Mitchell, could he hit his free throws and stay out of foul trouble, is a double-double every night guy. Statistics back it up, his play during extended minutes backs it up, everything points to Chuck being the next “big” thing at Maryland. For being a guy who is barely taller than most NBA guards, Chuck is an absurd rebounder. His rebounding numbers per 40 minutes are nearly identical to Jordan Williams, and while his scoring is slightly less, that’s a product of offense and a complete inability to hit free throws or stay on the court.
But Chuck is not a rim protector like he’s being asked to be; he’s a four. That’s why Damonte Dodd is on the roster, why Cleare is on the roster, and why Reed is going to be on the roster. It limits the amount of times a player as aggressive as Mitchell offensively needs to be aggressive in the paint. As a help defender, Mitchell is fine; even as a one-on-one defender, he’s okay. But he will always need help, and he’ll always be less than ideal. That’s okay when you consider everything else he brings; no player is perfect.
There’s also the dilemma of what to do with someone like Evan Smotrycz, who figures into Maryland’s plans but not necessarily fits the team long term. He’s a four no matter how much we try to play him anywhere else, and that’s the same position our “future” power forward, Charles Mitchell occupies. Smotrycz is unique in that Maryland hasn’t had a player like him in a very long time, and now that we do, we have no idea what to do with him. A bad defender who lacks athleticism, but a solid, crafty playmaker and a good stretch four. He’s not Nik Caner-Medley because he’s not as athletic and more reliant on the three ball, but he’s not a big man like Dave Neal despite playing down low more often than not.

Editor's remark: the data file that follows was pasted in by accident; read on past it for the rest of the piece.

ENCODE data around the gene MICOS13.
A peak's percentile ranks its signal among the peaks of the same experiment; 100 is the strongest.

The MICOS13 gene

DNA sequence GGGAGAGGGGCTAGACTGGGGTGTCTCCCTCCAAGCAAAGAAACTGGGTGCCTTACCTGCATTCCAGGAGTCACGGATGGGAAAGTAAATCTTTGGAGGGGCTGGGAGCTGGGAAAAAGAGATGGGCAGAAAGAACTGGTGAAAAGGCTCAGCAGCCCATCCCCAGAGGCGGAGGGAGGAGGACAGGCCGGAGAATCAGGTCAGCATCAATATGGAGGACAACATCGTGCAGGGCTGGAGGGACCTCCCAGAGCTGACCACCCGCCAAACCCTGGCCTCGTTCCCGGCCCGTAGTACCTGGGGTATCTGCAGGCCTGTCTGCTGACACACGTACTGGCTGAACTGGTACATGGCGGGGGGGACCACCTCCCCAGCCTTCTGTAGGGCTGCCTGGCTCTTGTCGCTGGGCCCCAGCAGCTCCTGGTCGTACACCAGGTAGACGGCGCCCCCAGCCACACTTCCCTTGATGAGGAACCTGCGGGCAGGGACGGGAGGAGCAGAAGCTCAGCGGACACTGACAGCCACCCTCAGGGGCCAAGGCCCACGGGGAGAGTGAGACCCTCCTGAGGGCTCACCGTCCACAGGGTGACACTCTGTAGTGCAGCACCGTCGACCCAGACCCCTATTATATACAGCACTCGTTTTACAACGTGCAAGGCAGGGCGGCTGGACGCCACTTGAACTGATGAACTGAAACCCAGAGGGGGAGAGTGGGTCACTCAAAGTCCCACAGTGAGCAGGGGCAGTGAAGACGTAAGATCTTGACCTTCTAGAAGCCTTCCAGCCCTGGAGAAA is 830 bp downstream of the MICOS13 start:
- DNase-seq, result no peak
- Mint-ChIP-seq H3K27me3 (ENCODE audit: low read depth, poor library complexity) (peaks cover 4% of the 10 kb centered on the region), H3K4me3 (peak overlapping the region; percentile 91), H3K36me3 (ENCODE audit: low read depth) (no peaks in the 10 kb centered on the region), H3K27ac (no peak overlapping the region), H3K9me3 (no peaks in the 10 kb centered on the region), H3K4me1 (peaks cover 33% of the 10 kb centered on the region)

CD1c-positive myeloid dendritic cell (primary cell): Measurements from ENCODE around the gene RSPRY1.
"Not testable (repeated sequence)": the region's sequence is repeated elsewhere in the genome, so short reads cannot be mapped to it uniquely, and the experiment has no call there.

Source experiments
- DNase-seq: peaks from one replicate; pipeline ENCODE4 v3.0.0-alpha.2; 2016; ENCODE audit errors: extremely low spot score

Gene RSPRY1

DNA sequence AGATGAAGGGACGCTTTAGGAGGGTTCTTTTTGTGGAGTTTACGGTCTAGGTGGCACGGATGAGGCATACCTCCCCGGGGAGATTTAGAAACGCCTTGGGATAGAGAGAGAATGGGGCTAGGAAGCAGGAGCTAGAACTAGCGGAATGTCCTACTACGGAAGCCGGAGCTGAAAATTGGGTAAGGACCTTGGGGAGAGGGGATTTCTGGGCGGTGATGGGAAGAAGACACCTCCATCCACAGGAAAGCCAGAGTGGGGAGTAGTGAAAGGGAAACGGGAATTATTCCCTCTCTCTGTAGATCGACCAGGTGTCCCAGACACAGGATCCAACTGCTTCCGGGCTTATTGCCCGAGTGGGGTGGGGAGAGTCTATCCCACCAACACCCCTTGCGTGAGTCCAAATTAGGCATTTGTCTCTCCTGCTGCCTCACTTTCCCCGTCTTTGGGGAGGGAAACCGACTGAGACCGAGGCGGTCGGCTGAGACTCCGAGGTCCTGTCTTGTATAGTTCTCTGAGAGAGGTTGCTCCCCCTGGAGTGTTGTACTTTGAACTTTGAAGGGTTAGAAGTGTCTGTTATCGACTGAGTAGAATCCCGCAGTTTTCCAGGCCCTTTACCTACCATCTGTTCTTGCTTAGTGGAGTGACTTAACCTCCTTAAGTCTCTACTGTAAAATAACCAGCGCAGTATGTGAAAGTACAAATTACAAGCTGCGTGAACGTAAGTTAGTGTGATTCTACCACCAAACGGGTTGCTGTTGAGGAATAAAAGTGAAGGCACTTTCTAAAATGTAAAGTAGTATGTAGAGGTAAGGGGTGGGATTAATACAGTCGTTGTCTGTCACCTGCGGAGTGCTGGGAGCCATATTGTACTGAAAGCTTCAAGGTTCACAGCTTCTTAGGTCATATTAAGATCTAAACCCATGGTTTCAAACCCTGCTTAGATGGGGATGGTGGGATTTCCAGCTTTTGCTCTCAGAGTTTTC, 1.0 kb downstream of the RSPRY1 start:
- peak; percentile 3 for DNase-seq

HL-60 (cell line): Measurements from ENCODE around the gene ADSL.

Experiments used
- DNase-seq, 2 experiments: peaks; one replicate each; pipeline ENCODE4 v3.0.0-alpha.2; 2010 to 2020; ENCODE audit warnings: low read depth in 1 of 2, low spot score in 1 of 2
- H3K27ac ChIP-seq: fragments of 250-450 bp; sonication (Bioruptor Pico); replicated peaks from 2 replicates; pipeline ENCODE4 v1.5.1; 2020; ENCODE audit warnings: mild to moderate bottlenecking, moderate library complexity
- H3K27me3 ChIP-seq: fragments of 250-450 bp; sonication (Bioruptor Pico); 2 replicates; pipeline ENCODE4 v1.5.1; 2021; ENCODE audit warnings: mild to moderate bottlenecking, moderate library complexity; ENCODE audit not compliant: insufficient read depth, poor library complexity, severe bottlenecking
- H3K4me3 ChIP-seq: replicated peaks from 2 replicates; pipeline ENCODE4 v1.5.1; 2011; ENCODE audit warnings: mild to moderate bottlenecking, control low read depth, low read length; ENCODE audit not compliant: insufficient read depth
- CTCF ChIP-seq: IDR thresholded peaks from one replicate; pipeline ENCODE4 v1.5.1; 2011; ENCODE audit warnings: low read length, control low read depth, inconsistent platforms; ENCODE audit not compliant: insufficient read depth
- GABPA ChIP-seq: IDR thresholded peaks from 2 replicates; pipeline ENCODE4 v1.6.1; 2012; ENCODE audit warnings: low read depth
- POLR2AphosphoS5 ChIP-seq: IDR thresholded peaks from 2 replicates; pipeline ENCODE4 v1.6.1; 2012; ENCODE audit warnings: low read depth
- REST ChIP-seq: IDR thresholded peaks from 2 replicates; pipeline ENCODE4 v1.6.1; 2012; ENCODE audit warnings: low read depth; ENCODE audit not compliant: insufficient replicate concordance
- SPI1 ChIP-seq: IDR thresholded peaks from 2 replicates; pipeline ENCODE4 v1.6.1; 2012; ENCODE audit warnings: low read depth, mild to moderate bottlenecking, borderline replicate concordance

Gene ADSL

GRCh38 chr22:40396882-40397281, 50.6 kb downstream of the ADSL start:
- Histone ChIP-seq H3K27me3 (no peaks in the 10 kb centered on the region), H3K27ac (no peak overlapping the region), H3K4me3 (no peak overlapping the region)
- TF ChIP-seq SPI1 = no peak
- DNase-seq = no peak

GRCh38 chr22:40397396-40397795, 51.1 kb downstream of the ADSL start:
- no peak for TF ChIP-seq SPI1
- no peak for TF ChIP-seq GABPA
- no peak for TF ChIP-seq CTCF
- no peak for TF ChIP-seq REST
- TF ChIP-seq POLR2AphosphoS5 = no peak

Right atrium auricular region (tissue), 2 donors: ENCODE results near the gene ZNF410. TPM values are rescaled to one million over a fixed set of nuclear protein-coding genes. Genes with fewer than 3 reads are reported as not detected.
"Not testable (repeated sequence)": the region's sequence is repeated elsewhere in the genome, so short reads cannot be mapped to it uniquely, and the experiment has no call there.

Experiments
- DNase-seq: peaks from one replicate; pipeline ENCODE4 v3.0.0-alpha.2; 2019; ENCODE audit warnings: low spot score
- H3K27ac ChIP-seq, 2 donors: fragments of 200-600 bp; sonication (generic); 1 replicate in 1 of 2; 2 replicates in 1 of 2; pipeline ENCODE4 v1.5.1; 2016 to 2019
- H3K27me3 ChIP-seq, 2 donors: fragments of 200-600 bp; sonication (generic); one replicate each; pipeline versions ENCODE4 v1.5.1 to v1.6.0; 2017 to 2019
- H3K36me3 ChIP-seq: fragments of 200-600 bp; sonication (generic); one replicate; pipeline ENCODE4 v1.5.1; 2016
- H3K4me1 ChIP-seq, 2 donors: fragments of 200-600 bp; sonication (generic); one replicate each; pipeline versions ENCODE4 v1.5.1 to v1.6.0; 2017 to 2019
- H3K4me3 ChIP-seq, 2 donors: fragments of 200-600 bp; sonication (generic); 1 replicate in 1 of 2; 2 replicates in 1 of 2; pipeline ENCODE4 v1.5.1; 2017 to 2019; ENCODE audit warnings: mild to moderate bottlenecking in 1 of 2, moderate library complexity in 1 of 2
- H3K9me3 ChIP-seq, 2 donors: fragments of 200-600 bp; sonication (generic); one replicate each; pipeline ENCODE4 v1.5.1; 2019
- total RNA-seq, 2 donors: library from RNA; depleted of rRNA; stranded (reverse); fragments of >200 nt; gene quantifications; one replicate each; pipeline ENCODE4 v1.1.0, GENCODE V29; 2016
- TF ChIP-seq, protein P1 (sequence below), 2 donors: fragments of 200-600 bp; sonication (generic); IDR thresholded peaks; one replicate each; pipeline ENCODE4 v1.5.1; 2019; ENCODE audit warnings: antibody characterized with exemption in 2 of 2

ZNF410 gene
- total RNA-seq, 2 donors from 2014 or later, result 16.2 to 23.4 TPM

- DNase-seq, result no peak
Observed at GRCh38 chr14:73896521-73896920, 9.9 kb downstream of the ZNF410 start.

Stretch fours have never been the Terps thing; there was Dave Neal, who Smotryz is more like than most would care to admit, but Evan is considerably better than Dave. The biggest problem is, “What do we do with him?” Smotrycz doesn’t score that much down low, and is too poor a defender to play alongside an equally ‘meh’ defender in Charles Mitchell. But Shaquille Cleare isn’t ready, and neither is Damonte Dodd, so you have to play Chuck. But the argument is circular, and goes back to giving up too much on defense to justify it. Instead, your two best big men can’t play at the same time, and if Smotrycz is the four, you still don’t have the center capable of allowing either Mitchell or Smo to play their natural position.